There’s a special bond that develops with radio hosts – and now podcast hosts – and their long-time listeners. Usually we don’t meet, we often have no idea what the person looks like. But we carry their voice in our head. We listen to them for hours and hours and we form a picture in our mind around what they might be like. They might infuriate us at times. They maybe so things so clearly and so well that we wish we were friends; it’s split-second fantasy stuff of course but this happens in your mind. You start to think about the person down the other end of the line – and yet you never know the person, you only know their voice. Through their voice you get to know a version of the person. It’s only a version. It’s never the actual person. But so much of the personality is drip-fed to you. It’s a strange and special relationship.
Take It Away is a deep-dive podcast about the solo career of Paul McCartney. I found it a couple of years ago and went in heavy. Here was a show where the two hosts nerded-out over all things Paul McCartney. They knew Macca was a bit of a cheese-bucket. They loved that about him. And I in turn loved that about them.
I once wrote a piece about how great and important McCartney II was (and is). Believe me, that was nothing when compared with how deep the Take It Away podcast went. These guys discussed the unreleased material, they compared live versions across the tours, they’d heard the alternate mixes, the songs he’d written for other people, the cover versions, everything, Everything!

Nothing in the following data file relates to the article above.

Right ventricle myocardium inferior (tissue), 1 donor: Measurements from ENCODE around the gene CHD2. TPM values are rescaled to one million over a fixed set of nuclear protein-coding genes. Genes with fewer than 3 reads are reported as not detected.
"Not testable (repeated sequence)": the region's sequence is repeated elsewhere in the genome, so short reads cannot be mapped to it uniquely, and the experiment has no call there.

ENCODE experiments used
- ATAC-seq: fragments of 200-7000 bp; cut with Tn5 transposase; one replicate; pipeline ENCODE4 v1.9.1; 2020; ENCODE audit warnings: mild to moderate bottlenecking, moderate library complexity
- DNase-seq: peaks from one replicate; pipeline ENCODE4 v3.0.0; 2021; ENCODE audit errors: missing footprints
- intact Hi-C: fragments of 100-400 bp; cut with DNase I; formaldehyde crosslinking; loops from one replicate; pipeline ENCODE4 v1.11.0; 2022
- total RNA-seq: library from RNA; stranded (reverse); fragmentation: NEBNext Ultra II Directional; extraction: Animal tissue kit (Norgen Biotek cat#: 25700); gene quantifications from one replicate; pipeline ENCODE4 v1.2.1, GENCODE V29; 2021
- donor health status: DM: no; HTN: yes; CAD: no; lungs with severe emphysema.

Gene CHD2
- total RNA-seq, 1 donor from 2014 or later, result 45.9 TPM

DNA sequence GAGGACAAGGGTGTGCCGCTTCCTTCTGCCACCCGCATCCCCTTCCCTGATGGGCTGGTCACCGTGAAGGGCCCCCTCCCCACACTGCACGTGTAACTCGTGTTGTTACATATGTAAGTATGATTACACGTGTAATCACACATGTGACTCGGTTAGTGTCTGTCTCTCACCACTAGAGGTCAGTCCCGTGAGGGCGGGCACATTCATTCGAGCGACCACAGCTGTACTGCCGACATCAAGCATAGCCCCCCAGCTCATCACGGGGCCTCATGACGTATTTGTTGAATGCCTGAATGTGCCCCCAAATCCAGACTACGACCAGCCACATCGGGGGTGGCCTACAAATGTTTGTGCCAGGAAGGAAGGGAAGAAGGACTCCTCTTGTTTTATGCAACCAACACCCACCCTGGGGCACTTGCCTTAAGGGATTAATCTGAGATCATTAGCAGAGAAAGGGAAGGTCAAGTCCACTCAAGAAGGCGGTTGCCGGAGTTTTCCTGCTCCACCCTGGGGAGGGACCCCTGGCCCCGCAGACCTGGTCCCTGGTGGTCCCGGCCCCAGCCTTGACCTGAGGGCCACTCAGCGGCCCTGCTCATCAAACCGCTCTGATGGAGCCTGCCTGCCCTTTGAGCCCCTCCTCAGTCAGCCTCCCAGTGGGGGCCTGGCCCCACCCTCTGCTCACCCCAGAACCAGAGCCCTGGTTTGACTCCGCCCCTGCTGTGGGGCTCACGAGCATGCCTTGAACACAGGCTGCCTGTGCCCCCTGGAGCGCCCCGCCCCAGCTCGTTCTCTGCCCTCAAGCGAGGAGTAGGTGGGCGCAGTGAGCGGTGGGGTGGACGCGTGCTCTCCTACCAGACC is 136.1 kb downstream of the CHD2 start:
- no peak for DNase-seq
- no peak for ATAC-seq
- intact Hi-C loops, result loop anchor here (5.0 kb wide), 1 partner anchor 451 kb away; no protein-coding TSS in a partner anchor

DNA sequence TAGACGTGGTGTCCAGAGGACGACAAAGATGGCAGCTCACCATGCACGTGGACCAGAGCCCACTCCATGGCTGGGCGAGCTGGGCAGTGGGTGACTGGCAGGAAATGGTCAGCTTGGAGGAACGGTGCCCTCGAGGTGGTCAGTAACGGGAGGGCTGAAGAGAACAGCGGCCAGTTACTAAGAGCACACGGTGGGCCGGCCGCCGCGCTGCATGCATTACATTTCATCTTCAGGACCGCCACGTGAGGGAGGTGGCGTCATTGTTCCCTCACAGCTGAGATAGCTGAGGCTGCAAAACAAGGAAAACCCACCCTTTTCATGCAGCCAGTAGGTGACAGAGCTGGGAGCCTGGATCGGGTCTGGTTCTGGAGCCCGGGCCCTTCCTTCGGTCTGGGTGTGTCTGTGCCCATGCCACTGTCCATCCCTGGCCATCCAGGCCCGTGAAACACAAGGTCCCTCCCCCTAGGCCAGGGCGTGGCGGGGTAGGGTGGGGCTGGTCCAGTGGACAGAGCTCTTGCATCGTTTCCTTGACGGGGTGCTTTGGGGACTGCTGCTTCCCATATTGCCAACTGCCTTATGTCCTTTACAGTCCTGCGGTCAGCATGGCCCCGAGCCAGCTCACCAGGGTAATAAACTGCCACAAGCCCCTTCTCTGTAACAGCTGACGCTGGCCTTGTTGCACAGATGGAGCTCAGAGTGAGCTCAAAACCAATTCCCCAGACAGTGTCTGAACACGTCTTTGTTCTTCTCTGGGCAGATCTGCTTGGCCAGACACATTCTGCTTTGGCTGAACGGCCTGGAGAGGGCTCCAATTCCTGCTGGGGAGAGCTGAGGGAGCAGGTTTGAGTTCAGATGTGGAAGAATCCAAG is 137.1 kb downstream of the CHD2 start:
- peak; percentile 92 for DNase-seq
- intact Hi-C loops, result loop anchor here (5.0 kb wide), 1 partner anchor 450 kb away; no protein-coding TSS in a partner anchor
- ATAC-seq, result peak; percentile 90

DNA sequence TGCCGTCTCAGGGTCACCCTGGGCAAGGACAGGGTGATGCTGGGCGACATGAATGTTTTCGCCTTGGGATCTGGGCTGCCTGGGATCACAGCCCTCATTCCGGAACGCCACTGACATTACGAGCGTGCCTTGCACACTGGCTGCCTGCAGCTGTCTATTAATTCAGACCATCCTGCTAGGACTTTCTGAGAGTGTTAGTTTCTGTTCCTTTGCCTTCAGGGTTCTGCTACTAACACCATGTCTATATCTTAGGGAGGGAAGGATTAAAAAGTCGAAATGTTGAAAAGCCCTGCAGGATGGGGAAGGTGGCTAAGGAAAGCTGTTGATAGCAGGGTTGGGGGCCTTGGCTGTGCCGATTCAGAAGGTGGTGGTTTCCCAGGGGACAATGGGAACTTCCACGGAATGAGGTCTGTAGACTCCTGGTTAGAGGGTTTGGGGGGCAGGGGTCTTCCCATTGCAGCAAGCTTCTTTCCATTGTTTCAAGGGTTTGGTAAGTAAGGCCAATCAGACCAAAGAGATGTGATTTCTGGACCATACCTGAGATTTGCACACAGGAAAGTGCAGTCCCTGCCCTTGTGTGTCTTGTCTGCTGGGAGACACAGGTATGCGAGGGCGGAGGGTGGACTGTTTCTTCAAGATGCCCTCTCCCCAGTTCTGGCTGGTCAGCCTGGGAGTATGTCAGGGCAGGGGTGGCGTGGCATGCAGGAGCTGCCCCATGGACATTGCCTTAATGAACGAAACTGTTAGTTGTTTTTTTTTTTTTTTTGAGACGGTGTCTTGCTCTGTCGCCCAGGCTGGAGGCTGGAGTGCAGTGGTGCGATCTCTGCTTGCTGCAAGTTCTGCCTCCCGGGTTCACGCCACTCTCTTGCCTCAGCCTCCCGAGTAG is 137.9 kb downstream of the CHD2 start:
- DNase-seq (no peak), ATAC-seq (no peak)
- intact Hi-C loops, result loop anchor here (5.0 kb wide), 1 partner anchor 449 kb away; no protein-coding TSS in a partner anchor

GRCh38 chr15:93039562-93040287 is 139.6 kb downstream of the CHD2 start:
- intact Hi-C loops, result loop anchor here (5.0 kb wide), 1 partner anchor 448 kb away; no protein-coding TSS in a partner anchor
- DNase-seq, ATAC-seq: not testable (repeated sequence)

And the two-hour chats they had unpacking the best and worst of Paul The Solo Beatle started to accompany me on my walks everywhere. On long car-drives.
Their podcast was like the best kind of music biography. Album by album I went back through the solo career of Paul, using their discussion as the cue, taking on board some of their very thoughtful analysis, dismissing some of their opinions instantly too of course.
I loved getting mad with some of their ideas – and I loved finding out things I had forgotten or never known. I even listened to a few of the episodes more than once, so much to unpack.
So I never knew Ryan Brady at all. But I knew the version of him that offered up about a hundred hours of Paul McCartney discussion. That might indeed be many people’s idea of a hell. But it was sometimes spellbinding for me and it was always worthwhile. These are the friends you meet through their voice and you never get to know them. There’s a type of grieving that can happen when shows like this stop or are cancelled. Take It Away was basically on long-term hiatus. They work was done and they were reacting to the material as it appeared now. No doubt they were already starting to think about what they might be going to say around the upcoming release of McCartney III. (I was already thinking about the fact that they would be thinking about it. I’m already thinking about the album and the Take It Away podcast would have been the first place I would have gone to after hearing the record).
Ryan Brady was just 34. He died in a car crash. I never knew him of course, nor anything about him beyond his fandom for Paul McCartney; his passion and knowledge.
It’s a strange kind of mourning. But I am deeply saddened by this news.
R.I.P. Ryan Brady